Alt-release

This week I travel to London for a screening of Voyageuse on Friday 14th at Picturehouse Central to take part in a Q&A with the wonderful Siân Phillips and Anna Smith, film journalist and President of the Critic’s Circle. This comes after the film’s recent showings at the Glasgow Film Theatre where I also did a Q&A with the broadcaster and journalist, Siobhan Synnot, that seemed to go down well with the audience.

As I write, I’m trying to find slots for the film in cinemas around the UK. If successful, these will be one-off events where I’ll get to meet the audience. Given how hard it is to secure a distribution deal, this kind of alt-releasing is becoming the new norm even though it’s fiscally unviable once you factor in the cost of travel and accommodation against the likely returns, with the maker/distributor receiving only 35-40% of the box office receipts.

Of course, many indie film screenings are subsidised as are the rep cinemas they play in, but even with a rock bottom overhead such as mine, the model for a small release doesn’t stack up. Ordinarily a film carries sales and distribution fees, collection agency costs, DCP and hosting, PR, marketing and looking after the talent – actors, director etc. – while out on the promotion trail.

But is it worth it? The truth is that playing in cinemas is still the only way to grab attention when A-list festivals exist only as a platform for celebrity vehicles, big budget movies and established directors and when further down the foodchain – at the B and C-list festivals – it’s hard for a film to get noticed, just as it’s hard to sell a film that’s already been paid for.

Likewise VoD is awash with content and even when your film gets picked up by MUBI or Netflix or any of the other platforms it’s unlikely to attract reviews. So where does this leave Voyageuse? Nowhere it would seem because it’s a passion project with few bankable assets – apart from Siân, of course – since I don’t have much of a reputation, even though my husband pointed out that with four features to my name currently I’m in the 0.4% of women filmmakers in the UK.

Lately I’ve mused on the tricky question – what I would consider a mark of success for Voyageuse? First, getting it made at all ranks high. I don’t know of another filmmaker with a feature made virtually single-handed and if they exist I’d like to meet them. Second, to be selected for the Glasgow Film Festival having been rejected by every other festival I submitted to last year was a plus. It also confirms to me how the festival landscape has shifted in the last 10-15 years with many producers now hiring third-parties and PMDs to lobby programmers for a slot. Finally, for the film to play in cinemas, in London especially, is a great achievement.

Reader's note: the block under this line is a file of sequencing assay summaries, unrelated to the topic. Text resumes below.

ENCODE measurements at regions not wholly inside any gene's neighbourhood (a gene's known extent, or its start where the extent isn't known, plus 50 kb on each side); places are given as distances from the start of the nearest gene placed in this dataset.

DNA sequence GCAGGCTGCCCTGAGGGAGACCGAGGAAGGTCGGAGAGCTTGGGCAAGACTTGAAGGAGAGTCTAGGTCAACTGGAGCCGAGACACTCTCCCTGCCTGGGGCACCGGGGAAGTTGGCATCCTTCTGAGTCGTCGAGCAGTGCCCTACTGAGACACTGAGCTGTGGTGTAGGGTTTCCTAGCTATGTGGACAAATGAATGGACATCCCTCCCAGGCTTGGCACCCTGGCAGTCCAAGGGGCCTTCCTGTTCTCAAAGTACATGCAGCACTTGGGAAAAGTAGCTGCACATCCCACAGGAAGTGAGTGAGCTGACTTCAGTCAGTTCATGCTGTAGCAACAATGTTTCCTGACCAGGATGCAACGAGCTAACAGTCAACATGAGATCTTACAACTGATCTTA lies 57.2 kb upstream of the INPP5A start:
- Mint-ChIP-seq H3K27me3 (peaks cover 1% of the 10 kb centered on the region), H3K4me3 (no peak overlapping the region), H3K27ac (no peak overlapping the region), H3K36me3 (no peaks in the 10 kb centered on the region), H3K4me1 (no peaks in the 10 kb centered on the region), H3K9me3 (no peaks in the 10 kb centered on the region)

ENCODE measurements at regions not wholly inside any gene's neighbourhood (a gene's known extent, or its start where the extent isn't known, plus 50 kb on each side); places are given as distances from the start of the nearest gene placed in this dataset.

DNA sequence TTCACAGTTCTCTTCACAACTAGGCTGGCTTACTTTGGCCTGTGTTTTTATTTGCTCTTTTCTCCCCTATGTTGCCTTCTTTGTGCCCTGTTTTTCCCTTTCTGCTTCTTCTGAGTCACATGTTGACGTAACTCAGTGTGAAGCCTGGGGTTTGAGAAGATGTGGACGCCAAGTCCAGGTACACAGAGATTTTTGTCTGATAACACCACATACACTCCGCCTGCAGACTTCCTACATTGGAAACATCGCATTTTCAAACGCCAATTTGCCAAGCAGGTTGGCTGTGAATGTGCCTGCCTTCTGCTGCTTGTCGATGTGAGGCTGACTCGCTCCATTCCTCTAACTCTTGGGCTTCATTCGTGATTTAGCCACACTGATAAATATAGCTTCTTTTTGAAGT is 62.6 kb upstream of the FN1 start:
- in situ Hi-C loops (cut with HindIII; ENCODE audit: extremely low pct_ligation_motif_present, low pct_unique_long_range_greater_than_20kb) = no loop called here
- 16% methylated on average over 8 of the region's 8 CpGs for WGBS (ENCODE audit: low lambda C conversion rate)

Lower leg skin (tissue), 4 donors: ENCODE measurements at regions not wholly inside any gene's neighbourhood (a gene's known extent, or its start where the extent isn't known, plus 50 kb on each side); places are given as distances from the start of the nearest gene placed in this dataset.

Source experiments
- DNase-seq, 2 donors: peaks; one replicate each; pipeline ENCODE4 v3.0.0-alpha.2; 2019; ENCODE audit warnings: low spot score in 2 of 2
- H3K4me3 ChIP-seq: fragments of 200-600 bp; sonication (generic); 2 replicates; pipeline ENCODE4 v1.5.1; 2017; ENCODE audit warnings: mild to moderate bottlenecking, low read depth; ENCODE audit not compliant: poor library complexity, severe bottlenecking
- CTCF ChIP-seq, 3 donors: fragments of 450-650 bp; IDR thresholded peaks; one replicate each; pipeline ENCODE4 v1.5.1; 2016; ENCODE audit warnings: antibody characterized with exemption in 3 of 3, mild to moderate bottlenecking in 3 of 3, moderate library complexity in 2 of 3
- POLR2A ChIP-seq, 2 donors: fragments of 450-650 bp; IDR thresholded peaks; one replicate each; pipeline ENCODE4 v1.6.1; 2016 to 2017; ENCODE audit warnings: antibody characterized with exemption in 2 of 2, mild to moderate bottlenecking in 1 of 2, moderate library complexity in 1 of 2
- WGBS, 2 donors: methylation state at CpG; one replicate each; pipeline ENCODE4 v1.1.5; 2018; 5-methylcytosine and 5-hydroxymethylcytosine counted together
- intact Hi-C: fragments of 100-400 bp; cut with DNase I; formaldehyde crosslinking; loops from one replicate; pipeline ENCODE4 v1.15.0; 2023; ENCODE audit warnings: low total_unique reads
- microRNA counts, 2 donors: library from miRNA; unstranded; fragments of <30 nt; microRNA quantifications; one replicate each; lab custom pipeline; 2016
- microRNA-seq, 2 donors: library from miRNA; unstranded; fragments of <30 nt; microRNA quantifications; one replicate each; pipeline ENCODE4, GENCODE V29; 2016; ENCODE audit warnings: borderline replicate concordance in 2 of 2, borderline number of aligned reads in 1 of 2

But at what point do I stop trying to get Voyageuse shown? The point was never about sales or distribution but simply for the film to be seen in the right circumstances. In the last couple of months I’ve been invited to screen V. not in cinemas but in makeshift venues with below-par facilities which is not my preferred option. Neither is the request to screen one’s work for free, as is usually the case with smaller events; a greater disincentive I can’t think of given the time, expense and headspace involved.

To keep things in perspective, on Twitter occasionally I see posts of vintage photographs of cinemas now long gone, as are the films: Silvia Sidney and Spencer Tracy in Fury at Scott’s Cinema, Shettleston or Alan Ladd in Tiger in the Sky at The Paramount, Renfield Street (later the Odeon of my childhood) – the kind of films likely to turn up on Talking Pictures TV. Few, if any, remember these titles, a chastening reminder of how ephemeral films truly are. After Friday’s outing, anything else that comes my way will be a plus so I’ll enjoy it while it lasts.

The above image is of me shooting at BellWorks, New Jersey in the summer of 2016. Previously Bell Labs, it’s a 2 million square foot headquarters designed and built in 1959 by the great American-Finnish architect, Eero Saarinen. It was a privilege to be granted access.

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